Warner Music Group announced last week that streaming has become its primary revenue source, making them the first major record label to do so. In a digital music world where it’s easier than ever for artists to release music on their own, CEO Stephen Cooper said that playlists on streaming services are a major reason why labels are still relevant: “In the past it was about radio play, weekly charts and sales — now it’s a minute-by-minute battle for people’s time and attention. So playlisting is one of the big reasons why artists need record labels today.”

However, according to a piece written by Glenn Peoples a few months ago for Billboard, a big part of “playlisting” is a modern form of an unethical promotional practice from the days of radio: payola, or paying people with influence to promote a song.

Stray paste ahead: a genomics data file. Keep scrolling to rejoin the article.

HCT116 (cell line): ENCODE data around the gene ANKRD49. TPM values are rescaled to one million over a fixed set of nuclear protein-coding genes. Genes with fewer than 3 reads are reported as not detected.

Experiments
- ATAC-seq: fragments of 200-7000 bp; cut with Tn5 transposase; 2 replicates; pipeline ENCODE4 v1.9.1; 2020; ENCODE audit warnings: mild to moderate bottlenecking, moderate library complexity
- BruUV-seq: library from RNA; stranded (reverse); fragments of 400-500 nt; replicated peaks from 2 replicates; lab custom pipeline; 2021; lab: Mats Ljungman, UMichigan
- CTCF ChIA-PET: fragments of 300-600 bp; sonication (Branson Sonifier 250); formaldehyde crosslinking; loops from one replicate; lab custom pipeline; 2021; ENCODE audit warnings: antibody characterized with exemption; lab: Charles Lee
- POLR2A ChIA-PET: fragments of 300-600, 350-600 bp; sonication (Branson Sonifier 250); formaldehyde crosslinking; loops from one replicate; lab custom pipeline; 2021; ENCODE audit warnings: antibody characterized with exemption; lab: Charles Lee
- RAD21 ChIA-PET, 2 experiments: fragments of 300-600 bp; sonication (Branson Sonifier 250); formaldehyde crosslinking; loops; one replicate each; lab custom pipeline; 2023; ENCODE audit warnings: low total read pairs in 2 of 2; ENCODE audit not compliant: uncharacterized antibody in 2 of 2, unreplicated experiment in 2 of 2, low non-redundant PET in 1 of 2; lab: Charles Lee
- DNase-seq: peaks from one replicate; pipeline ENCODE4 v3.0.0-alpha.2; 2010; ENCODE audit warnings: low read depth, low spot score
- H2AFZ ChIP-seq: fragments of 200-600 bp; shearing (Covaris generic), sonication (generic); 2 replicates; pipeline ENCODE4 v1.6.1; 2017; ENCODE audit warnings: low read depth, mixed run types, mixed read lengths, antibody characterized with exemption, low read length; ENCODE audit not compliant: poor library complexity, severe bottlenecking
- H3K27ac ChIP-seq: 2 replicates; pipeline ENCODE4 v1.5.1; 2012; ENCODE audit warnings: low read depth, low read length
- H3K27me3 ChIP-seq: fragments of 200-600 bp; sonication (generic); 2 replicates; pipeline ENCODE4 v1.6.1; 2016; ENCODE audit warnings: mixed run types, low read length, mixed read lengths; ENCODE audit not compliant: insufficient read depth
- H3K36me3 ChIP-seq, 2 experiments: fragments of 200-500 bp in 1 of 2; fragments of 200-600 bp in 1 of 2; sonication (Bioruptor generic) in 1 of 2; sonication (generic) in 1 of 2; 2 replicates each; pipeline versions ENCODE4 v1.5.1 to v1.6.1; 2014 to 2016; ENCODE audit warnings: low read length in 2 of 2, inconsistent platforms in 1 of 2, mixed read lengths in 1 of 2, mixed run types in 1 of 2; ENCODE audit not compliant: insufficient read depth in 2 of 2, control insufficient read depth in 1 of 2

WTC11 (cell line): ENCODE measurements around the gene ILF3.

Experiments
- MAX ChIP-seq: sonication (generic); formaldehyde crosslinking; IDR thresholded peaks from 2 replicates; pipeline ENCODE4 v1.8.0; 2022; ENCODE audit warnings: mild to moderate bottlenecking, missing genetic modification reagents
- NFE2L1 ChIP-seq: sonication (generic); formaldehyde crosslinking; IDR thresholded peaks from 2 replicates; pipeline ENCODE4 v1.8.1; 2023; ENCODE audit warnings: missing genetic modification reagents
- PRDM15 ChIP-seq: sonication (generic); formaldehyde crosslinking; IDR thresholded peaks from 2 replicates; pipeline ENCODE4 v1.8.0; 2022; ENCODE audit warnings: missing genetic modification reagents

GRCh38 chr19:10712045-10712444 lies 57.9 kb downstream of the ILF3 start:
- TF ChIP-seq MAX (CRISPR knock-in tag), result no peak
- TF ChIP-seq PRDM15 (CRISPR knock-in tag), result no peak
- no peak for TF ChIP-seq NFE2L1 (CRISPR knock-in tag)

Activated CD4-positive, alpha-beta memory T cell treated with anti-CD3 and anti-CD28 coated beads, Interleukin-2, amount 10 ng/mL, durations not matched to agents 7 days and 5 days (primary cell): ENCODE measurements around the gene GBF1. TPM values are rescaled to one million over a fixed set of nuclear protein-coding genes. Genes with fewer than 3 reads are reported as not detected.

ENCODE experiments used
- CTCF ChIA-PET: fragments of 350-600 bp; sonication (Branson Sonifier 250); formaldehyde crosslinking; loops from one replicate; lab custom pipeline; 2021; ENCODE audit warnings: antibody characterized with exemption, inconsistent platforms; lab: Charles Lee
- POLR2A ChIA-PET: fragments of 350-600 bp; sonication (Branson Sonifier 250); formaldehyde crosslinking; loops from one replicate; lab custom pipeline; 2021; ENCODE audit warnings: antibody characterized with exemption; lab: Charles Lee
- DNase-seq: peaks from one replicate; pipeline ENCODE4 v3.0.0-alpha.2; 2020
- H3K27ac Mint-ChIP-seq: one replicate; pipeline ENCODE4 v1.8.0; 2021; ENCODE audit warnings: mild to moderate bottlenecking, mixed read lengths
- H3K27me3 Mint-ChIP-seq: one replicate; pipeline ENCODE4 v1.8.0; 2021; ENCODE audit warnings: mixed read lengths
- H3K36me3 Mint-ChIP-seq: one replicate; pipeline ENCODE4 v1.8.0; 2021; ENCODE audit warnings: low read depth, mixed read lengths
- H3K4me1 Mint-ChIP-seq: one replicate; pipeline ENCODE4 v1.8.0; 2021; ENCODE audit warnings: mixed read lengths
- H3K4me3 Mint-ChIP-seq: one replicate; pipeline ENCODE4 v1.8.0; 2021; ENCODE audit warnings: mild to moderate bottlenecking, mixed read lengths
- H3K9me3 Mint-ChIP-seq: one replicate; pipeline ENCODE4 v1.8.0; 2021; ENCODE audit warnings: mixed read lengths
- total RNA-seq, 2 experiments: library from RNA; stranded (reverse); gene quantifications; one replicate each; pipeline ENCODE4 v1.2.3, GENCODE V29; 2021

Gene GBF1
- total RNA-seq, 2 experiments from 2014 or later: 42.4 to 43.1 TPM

“Spots on many of the largest Spotify playlists are already controlled by the three major music companies, which each own a branded property that curates playlists of many styles and genres,” Peoples wrote. “Pay for play ‘is definitely ­happening,’ claims a major label marketing executive, one of several who say that popular playlists can and have been bought.”

Peoples also claims he was told by a source that inclusion for a song on a playlist with “tens of thousands of fans” can cost $2,000, while a spot on “more well-followed playlists” can be in the neighborhood of $10,000.

In August 2015, Spotify updated their terms and conditions to “explicitly prohibit” users from accepting compensation for including a song on a playlist, and said, “We are absolutely against any kind of ‘pay to playlist,’ or sale of playlists. It’s bad for artists and it’s bad for fans.”